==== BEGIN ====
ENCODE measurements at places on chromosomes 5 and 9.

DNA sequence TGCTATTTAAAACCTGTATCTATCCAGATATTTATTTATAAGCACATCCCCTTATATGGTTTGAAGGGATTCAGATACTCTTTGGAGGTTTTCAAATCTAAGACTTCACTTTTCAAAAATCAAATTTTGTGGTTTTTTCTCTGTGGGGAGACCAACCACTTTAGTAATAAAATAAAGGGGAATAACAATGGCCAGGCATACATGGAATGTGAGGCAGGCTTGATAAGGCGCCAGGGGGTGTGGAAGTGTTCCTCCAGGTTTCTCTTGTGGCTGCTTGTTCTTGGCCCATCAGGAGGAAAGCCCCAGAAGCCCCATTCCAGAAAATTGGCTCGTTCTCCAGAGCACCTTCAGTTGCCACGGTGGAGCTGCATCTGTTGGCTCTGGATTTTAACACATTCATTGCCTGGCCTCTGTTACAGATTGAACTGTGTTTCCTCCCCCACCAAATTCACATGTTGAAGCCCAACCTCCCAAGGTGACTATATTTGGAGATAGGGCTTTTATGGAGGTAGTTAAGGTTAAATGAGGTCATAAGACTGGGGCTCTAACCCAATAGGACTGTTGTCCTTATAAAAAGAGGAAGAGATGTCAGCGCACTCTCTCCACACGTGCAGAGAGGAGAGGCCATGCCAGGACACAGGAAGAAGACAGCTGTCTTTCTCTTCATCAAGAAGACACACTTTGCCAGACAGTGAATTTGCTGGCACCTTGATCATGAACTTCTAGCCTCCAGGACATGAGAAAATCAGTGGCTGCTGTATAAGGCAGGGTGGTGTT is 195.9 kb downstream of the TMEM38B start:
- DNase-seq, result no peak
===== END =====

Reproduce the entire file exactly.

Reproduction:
ENCODE measurements at places on chromosomes 5 and 9.

DNA sequence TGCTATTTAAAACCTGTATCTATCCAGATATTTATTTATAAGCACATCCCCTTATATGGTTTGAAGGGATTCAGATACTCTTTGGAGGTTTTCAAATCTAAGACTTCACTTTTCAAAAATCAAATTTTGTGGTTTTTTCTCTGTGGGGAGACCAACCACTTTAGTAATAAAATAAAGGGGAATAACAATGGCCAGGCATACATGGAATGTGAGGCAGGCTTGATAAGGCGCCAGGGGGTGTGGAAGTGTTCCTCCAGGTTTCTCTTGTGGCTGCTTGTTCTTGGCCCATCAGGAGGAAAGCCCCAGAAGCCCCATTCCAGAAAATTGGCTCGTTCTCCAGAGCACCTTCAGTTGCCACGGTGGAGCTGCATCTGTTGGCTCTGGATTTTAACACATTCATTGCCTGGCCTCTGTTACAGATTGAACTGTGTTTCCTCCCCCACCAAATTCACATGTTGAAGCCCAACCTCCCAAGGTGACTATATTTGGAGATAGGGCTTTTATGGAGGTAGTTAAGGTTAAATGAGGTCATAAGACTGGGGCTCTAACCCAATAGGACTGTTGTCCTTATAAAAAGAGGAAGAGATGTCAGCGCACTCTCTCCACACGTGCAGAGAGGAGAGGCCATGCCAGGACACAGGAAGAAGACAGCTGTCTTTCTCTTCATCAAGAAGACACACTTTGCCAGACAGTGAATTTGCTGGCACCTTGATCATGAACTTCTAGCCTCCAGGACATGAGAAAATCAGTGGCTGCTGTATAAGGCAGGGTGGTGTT is 195.9 kb downstream of the TMEM38B start:
- DNase-seq, result no peak